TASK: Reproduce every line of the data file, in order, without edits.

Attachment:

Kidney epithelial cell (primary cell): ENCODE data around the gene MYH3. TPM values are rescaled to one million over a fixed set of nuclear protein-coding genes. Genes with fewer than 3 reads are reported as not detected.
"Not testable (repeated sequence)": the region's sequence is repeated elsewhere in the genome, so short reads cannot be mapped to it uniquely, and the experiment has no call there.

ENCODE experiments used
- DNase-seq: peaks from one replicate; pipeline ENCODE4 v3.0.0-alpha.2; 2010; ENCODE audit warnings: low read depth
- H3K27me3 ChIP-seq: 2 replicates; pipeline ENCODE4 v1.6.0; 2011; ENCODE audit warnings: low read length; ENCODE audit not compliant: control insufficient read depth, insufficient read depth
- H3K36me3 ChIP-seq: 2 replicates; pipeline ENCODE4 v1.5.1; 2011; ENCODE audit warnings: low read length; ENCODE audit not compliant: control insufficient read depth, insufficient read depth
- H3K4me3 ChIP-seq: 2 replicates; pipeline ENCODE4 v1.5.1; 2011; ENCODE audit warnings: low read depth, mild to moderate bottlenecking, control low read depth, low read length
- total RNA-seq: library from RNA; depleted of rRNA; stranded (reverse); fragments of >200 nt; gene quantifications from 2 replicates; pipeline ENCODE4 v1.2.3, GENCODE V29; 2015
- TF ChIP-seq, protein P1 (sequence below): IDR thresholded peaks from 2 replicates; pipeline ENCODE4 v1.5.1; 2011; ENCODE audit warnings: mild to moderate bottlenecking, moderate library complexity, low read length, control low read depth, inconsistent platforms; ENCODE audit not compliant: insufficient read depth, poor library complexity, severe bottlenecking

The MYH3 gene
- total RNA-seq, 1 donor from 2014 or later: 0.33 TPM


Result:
Kidney epithelial cell (primary cell): ENCODE data around the gene MYH3. TPM values are rescaled to one million over a fixed set of nuclear protein-coding genes. Genes with fewer than 3 reads are reported as not detected.
"Not testable (repeated sequence)": the region's sequence is repeated elsewhere in the genome, so short reads cannot be mapped to it uniquely, and the experiment has no call there.

ENCODE experiments used
- DNase-seq: peaks from one replicate; pipeline ENCODE4 v3.0.0-alpha.2; 2010; ENCODE audit warnings: low read depth
- H3K27me3 ChIP-seq: 2 replicates; pipeline ENCODE4 v1.6.0; 2011; ENCODE audit warnings: low read length; ENCODE audit not compliant: control insufficient read depth, insufficient read depth
- H3K36me3 ChIP-seq: 2 replicates; pipeline ENCODE4 v1.5.1; 2011; ENCODE audit warnings: low read length; ENCODE audit not compliant: control insufficient read depth, insufficient read depth
- H3K4me3 ChIP-seq: 2 replicates; pipeline ENCODE4 v1.5.1; 2011; ENCODE audit warnings: low read depth, mild to moderate bottlenecking, control low read depth, low read length
- total RNA-seq: library from RNA; depleted of rRNA; stranded (reverse); fragments of >200 nt; gene quantifications from 2 replicates; pipeline ENCODE4 v1.2.3, GENCODE V29; 2015
- TF ChIP-seq, protein P1 (sequence below): IDR thresholded peaks from 2 replicates; pipeline ENCODE4 v1.5.1; 2011; ENCODE audit warnings: mild to moderate bottlenecking, moderate library complexity, low read length, control low read depth, inconsistent platforms; ENCODE audit not compliant: insufficient read depth, poor library complexity, severe bottlenecking

The MYH3 gene
- total RNA-seq, 1 donor from 2014 or later: 0.33 TPM